Updated 

At or near retirement age and think the Affordable Care Act doesn’t affect you? Think again


If you’re at or near retirement age, you may think the Affordable Care Act doesn’t affect you.

After all, Medicare kicks in at 65, and there’s nothing in the law that requires recipients of the federally run insurance program to buy additional coverage.

But the act is beginning to affect retirees in subtle ways, two new studies suggest.

First up is a Kaiser Family Foundation report that said employers are increasingly weighing dropping primary coverage for retirees ages 55 to 64, as well as supplemental benefits for Medicare-eligible retirees older than 65.

Slimmer benefits for retirees have been a trend since the late 1980s, but the shift has accelerated under the new law, especially as employers look at federal and state exchanges as a “possible pathway” for retirees to buy coverage, the Kaiser study said.

Going forward, employer-sponsored supplemental insurance will likely “play a smaller macro role in retirement security than it has in the past and than it does today,” the report continued. “For workers and current and future retirees who do have employer-sponsored retiree coverage, changes resulting from rising costs and/or shifts in public policy that could weaken the prospects of retirement security warrant close attention.”

Georges Maalouf, executive vice president Brown &Brown Insurance of Nevada, said the drift away from richer retiree benefits is happening here, as employers grapple with rising health costs. The Affordable Care Act makes it possible to move retirees into the individual insurance market because it bans insurers from rejecting people with pre-existing conditions. What’s more, some seniors qualify for premium subsidies based on income.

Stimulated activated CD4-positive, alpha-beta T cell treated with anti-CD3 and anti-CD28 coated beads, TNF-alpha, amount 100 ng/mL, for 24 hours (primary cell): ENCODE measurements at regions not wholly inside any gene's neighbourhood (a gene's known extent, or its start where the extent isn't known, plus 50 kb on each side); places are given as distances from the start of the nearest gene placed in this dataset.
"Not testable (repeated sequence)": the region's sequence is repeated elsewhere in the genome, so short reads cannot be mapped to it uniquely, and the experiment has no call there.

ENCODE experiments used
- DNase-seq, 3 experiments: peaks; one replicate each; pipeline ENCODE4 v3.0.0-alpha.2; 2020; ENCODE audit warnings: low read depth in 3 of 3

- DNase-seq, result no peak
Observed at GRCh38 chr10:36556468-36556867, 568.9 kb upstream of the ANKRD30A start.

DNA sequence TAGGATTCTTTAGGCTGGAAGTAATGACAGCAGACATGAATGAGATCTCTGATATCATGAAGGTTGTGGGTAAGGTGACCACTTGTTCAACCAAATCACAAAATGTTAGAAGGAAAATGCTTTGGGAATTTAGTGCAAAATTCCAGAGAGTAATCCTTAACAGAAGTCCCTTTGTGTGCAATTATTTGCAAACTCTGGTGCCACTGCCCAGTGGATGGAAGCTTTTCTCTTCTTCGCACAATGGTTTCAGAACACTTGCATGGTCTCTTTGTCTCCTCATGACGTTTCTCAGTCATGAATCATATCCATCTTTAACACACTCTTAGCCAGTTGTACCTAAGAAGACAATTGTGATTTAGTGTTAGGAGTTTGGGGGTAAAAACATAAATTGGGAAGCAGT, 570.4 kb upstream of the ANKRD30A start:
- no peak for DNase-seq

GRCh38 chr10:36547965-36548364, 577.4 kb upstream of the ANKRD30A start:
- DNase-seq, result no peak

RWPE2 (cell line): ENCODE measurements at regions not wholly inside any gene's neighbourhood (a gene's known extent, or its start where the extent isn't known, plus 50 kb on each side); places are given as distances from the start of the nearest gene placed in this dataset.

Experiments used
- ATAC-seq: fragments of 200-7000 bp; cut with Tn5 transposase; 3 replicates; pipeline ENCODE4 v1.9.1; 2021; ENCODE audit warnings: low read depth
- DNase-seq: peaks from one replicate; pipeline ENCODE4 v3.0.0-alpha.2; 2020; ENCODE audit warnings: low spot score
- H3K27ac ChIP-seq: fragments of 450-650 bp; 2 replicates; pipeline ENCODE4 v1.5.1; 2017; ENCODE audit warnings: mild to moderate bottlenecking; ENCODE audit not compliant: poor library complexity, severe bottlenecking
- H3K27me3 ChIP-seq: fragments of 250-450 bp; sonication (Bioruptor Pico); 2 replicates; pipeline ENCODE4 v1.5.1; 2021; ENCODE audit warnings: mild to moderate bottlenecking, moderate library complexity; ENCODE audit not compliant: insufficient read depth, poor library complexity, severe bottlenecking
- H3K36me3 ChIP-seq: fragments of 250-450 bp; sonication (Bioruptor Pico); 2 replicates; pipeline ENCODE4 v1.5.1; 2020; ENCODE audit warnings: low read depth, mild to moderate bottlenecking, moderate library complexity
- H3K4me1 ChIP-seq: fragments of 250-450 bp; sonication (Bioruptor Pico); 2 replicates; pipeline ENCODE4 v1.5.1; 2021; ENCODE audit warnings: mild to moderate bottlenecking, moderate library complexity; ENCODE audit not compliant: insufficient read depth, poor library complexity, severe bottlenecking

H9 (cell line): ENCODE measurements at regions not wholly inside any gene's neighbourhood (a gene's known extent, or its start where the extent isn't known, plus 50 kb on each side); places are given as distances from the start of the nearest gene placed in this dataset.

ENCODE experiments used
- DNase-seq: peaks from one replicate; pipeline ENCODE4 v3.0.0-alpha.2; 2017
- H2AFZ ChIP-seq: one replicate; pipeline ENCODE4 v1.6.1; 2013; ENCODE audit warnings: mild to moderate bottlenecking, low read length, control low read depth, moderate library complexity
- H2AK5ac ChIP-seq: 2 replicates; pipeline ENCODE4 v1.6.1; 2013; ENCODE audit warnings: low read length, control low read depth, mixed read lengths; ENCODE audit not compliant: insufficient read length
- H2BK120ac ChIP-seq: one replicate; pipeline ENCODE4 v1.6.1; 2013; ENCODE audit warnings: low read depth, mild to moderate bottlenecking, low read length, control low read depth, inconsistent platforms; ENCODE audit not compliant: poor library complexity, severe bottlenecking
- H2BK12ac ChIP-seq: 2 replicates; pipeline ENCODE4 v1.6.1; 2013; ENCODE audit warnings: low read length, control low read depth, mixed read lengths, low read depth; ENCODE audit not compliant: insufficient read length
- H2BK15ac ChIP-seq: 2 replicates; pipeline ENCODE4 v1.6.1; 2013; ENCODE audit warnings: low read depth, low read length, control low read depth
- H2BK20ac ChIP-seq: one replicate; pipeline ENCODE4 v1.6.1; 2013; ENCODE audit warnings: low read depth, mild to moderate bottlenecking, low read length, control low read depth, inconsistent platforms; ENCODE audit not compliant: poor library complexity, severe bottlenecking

“Employers are using the Affordable Care Act as a pivot point to move all retirees, both pre- and post-65, off of group plans and having them buy insurance themselves,” Maalouf said. “Typically, retirees are some of your more expensive people who need care. They’re older, so they tend to incur more cost. By not having them participate in a company plan, employers are shifting those costs over to the marketplace.”

That could be a problem because employer plans tend to have lower out-of-pocket copays, deductibles and co-insurance than consumers can get from even the best individual or exchange-based plans, Maalouf said. That will mean a benefits cut for some.

The trend isn’t a factor in the casino industry, which hasn’t offered retiree benefits in years. Where it’s felt is among utilities and public employers, including local, county and state agencies. Maalouf pointed mto NV Energy, which in 2011 froze its retiree health benefits at 2009 levels, and the Metropolitan Police Department, which told retirees in January that it would drop supplemental Medicare coverage.

Maalouf recommends employees discuss with an expert whether to take a lump-sum pension payment or to sign up instead for monthly payments, because any decision could affect eligibility for premium subsidies. Employees should also “try to act as one with a single voice” to let employers know how changing benefits would affect their living standards, he said.

If another study is any indication, more people could soon have those types of conversations.